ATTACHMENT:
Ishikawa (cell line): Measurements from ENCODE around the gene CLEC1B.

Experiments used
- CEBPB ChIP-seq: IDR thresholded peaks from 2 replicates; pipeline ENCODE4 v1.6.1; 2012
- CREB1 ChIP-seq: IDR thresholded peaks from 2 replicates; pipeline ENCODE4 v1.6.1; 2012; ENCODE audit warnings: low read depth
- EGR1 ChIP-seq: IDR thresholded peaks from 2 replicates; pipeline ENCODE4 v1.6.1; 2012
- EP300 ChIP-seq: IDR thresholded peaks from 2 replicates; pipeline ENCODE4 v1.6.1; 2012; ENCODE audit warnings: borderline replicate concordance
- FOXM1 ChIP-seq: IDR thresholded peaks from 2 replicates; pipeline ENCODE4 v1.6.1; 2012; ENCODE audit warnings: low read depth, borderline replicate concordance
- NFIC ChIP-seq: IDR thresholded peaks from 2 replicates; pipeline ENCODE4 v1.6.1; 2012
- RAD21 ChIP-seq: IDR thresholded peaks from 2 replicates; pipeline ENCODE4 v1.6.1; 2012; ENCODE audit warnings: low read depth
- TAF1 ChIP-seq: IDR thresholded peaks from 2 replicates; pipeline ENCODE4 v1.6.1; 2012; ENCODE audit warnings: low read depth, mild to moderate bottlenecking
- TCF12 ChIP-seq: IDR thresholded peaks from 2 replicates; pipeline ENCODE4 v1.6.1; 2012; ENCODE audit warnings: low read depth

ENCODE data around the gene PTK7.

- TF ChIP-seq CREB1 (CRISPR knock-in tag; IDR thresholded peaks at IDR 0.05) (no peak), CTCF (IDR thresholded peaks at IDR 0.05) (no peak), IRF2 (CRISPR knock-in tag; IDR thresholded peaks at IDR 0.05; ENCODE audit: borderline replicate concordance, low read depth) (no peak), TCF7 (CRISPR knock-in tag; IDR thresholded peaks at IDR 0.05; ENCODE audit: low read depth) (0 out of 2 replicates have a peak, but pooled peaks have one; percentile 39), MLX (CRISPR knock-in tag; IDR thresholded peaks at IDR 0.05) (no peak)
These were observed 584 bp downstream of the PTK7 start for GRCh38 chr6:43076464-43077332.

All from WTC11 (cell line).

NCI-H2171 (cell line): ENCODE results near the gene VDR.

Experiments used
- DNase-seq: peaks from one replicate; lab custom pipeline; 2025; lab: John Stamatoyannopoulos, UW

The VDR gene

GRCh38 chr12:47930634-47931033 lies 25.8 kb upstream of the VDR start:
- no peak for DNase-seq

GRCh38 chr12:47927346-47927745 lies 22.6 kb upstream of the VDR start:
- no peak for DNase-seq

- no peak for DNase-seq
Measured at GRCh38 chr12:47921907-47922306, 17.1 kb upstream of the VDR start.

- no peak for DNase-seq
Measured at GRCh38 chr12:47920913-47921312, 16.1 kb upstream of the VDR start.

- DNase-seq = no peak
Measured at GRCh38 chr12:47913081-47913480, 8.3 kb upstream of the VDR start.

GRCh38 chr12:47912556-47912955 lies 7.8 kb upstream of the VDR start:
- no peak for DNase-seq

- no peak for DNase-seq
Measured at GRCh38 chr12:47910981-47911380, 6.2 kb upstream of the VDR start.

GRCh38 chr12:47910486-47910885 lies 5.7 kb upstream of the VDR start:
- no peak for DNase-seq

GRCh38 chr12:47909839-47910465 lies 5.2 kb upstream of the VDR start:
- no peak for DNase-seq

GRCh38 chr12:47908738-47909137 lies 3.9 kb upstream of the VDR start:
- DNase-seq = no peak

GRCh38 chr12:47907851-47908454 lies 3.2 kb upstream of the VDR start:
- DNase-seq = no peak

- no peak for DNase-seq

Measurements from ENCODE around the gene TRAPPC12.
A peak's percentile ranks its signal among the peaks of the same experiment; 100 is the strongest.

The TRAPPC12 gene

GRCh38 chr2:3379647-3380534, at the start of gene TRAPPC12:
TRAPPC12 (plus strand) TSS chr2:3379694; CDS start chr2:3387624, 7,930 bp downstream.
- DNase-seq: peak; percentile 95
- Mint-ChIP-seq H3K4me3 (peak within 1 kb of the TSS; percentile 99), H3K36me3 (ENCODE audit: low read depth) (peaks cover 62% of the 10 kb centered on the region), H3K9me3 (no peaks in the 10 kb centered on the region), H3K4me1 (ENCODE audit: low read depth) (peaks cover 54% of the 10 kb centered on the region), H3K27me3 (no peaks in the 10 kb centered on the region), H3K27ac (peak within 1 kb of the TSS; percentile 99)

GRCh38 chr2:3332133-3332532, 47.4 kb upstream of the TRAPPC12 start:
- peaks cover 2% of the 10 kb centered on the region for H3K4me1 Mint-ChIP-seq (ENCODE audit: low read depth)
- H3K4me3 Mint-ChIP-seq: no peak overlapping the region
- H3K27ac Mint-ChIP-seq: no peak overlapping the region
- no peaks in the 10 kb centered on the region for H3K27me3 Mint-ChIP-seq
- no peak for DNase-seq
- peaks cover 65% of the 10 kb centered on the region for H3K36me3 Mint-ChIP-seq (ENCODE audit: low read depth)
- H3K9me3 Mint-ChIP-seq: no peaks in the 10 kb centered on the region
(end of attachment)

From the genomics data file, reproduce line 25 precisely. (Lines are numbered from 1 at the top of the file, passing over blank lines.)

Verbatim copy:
Measured at GRCh38 chr12:47921907-47922306, 17.1 kb upstream of the VDR start.